Maral or marala (death duty) is an unpopular tax system which was practiced in Sri Lanka.[1] The tax was applied on property after the death of the person who had the rights to it. Two-thirds of property could be transferred to kinsmen or heirs upon the owner's death, but one-third would be taken by the state. If there were no kinsmen, the entire property could levied by the state.[2] Similar practice was practiced in India too.[3] However, Christians were not subject to the tax during Portuguese rule[4] and maral tax collector was appointed to collect the tax.

However, women in Kingdom of Kandy were exempt from this tax. During the British rule in Sri Lanka, such tax system was removed for the welfare of the people.[5] Even though, Sri Vikrama Rajasinha revived maral tax during his reign.[6]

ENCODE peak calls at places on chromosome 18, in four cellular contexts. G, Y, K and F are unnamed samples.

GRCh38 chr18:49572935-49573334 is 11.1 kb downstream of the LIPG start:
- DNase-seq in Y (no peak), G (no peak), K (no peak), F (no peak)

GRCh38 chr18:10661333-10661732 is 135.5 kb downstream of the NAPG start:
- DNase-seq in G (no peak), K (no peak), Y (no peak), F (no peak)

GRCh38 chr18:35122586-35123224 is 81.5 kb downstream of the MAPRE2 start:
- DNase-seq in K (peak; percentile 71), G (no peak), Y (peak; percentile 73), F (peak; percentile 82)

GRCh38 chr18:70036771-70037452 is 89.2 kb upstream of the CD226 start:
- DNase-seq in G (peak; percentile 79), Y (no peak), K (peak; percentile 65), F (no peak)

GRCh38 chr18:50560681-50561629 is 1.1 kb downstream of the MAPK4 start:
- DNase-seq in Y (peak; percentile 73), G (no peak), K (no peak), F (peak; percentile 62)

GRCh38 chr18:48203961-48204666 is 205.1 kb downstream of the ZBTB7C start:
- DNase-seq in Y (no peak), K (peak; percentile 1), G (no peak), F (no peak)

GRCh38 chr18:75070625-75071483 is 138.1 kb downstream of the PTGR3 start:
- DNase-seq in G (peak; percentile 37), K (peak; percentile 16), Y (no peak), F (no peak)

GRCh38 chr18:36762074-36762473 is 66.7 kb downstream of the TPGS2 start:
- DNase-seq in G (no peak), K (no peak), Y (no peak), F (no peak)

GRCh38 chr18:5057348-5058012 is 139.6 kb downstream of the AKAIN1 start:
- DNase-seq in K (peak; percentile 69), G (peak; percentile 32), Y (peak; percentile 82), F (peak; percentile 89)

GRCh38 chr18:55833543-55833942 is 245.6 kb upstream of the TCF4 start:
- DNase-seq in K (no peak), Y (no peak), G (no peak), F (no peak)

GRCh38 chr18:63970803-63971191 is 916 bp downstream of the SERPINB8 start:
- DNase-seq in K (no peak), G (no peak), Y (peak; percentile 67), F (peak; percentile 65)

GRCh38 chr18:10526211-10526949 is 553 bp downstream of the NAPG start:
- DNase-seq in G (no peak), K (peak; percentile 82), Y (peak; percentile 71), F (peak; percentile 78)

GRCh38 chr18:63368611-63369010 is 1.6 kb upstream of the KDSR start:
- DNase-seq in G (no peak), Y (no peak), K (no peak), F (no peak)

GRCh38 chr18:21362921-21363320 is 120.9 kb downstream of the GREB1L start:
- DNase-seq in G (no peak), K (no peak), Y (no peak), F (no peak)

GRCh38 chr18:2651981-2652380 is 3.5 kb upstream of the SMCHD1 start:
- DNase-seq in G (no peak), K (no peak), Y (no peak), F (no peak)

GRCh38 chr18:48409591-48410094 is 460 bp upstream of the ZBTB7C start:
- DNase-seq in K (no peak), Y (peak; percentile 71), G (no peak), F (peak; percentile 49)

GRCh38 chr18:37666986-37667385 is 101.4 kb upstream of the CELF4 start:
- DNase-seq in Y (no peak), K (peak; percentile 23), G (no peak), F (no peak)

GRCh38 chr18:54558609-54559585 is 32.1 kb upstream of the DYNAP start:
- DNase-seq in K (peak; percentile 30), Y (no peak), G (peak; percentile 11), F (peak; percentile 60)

References

  1. ^ "Unsung patriot". Sunday Observer (Sri Lanka). Retrieved 10 May 2014. CS1 maint: discouraged parameter (link)
  2. ^ Weeraratna, Senaka. "Sri Lanka's Claims for Reparations from Portugal". Global Politician. Archived from the original on 20 October 2013. Retrieved 10 May 2014. CS1 maint: discouraged parameter (link)
  3. ^ Codrington, H. W. (1994). Short History of Ceylon. Asian Educational Services. ISBN 9788120609464.
  4. ^ "Portuguese influence in Sri Lanka". Daily News (Sri Lanka). Retrieved 10 May 2014. CS1 maint: discouraged parameter (link)
  5. ^ "Tax System in Ancient Sri Lanka". Department of Inland Revenue, Sri Lanka. Retrieved 10 May 2014. CS1 maint: discouraged parameter (link)
  6. ^ Mendis, G.C. (2005). Ceylon Under the British. Asian Educational Services. ISBN 9788120619302.